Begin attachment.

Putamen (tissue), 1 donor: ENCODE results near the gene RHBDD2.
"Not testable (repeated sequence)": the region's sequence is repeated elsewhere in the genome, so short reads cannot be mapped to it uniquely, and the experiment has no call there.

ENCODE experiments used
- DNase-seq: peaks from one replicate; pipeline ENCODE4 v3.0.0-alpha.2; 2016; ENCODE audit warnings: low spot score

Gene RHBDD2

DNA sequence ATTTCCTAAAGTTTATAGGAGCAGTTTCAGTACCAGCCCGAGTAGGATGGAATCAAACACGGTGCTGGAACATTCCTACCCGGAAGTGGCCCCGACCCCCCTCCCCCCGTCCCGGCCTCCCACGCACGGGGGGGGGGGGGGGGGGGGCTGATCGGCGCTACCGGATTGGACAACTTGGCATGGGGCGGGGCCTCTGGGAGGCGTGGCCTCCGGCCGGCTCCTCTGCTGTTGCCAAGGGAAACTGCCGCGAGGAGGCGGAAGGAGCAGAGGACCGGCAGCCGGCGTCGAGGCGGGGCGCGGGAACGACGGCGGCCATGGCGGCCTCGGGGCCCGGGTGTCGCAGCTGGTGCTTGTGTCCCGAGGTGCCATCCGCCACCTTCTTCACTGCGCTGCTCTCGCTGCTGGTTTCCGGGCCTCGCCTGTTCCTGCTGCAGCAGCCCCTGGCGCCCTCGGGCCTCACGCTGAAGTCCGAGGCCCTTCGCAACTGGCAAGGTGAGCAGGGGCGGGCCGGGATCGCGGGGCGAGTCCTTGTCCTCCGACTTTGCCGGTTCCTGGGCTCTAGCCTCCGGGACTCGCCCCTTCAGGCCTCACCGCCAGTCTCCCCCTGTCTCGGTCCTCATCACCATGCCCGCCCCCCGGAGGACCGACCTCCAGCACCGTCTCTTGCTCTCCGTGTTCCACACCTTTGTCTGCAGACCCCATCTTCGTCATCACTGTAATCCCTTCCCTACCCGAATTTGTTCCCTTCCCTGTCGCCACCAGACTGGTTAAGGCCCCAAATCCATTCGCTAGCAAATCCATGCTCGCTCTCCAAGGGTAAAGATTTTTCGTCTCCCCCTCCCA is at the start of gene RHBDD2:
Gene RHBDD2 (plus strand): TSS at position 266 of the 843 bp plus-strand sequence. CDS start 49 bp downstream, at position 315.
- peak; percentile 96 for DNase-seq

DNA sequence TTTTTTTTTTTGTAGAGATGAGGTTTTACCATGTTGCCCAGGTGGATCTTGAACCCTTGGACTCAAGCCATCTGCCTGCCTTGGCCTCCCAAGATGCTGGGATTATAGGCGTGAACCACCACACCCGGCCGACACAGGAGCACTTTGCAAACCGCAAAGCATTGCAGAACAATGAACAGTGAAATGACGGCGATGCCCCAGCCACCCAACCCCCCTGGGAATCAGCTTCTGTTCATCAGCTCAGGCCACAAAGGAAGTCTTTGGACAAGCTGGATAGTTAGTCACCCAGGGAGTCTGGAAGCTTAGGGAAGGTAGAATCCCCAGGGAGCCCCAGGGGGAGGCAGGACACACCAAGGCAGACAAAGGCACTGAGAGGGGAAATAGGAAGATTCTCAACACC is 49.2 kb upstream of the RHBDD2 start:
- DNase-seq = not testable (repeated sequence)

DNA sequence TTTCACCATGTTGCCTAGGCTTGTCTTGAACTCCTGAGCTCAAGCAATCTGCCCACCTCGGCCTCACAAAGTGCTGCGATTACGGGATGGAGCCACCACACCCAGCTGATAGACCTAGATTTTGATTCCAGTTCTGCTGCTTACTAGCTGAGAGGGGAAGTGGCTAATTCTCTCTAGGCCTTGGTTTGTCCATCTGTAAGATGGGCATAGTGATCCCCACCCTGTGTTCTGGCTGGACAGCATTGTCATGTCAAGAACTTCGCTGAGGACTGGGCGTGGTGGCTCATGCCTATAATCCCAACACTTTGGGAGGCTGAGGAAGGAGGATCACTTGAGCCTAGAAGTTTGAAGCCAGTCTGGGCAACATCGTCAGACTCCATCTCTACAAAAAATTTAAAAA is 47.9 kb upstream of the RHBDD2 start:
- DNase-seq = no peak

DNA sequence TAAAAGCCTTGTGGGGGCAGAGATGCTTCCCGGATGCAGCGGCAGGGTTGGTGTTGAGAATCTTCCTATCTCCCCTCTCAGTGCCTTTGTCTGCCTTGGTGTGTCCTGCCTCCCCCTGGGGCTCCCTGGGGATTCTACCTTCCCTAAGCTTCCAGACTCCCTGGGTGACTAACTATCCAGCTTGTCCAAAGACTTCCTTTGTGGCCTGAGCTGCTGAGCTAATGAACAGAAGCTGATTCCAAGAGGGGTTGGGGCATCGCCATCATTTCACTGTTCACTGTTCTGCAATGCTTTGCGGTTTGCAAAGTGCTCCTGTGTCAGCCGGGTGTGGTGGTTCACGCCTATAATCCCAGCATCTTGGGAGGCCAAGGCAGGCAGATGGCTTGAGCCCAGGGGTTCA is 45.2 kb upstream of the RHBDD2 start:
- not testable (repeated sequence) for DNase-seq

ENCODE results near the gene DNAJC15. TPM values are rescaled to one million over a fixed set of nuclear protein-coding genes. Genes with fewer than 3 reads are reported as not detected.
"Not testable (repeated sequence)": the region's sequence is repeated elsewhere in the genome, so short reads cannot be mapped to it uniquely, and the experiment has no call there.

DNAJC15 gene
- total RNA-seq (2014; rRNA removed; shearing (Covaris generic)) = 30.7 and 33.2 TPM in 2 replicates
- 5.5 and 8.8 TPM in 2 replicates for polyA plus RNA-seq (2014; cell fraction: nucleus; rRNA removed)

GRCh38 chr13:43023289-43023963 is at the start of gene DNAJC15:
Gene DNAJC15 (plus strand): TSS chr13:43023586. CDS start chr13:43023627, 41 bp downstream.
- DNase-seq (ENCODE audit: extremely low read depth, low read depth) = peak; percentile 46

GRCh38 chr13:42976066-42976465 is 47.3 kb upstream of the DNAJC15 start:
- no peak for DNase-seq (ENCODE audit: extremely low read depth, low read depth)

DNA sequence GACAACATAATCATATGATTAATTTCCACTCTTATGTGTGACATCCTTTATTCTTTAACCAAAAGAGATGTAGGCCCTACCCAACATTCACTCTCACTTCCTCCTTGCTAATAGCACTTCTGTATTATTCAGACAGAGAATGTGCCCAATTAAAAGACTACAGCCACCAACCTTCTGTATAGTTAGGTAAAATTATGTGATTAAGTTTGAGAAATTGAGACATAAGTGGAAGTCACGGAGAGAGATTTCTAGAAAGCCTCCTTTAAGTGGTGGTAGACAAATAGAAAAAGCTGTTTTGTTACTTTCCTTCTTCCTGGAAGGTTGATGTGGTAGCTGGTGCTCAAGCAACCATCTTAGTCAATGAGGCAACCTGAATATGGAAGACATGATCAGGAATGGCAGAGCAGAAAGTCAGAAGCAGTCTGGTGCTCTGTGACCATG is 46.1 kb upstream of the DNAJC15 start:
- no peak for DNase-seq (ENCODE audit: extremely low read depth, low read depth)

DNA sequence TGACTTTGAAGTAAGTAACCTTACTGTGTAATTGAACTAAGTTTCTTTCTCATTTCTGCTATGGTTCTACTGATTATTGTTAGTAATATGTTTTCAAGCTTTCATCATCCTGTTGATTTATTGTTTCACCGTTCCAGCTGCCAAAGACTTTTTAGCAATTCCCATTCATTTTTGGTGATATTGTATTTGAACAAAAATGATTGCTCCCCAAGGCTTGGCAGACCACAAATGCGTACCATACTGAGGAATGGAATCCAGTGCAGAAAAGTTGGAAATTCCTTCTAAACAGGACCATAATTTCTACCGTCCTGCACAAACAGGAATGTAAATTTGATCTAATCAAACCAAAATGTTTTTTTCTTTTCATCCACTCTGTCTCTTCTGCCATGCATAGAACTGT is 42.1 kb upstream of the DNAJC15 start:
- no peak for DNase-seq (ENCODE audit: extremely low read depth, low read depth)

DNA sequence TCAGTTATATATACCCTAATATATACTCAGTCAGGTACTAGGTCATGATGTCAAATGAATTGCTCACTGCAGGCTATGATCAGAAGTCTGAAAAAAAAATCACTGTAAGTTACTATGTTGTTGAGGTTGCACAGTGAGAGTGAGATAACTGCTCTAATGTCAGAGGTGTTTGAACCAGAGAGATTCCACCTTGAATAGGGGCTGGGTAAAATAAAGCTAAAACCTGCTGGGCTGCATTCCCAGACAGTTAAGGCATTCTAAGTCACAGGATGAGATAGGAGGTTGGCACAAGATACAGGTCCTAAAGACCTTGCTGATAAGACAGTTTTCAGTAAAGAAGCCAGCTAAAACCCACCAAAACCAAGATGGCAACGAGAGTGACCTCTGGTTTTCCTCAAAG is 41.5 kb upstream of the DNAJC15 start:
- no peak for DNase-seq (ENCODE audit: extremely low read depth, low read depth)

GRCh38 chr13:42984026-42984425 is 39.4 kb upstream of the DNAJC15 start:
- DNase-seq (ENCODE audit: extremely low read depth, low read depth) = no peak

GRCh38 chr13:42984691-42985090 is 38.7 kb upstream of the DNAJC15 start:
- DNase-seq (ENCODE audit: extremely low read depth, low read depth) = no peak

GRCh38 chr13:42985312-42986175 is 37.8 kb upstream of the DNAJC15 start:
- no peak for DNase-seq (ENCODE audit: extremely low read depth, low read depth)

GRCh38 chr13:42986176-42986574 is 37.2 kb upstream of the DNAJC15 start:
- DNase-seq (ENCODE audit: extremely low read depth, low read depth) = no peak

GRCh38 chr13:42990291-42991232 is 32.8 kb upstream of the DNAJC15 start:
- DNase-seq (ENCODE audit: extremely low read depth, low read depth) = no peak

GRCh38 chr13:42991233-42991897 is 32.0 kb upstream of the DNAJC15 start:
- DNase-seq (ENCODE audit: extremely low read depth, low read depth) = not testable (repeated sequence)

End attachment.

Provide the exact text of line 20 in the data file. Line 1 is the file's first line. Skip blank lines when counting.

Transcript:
GRCh38 chr13:43023289-43023963 is at the start of gene DNAJC15: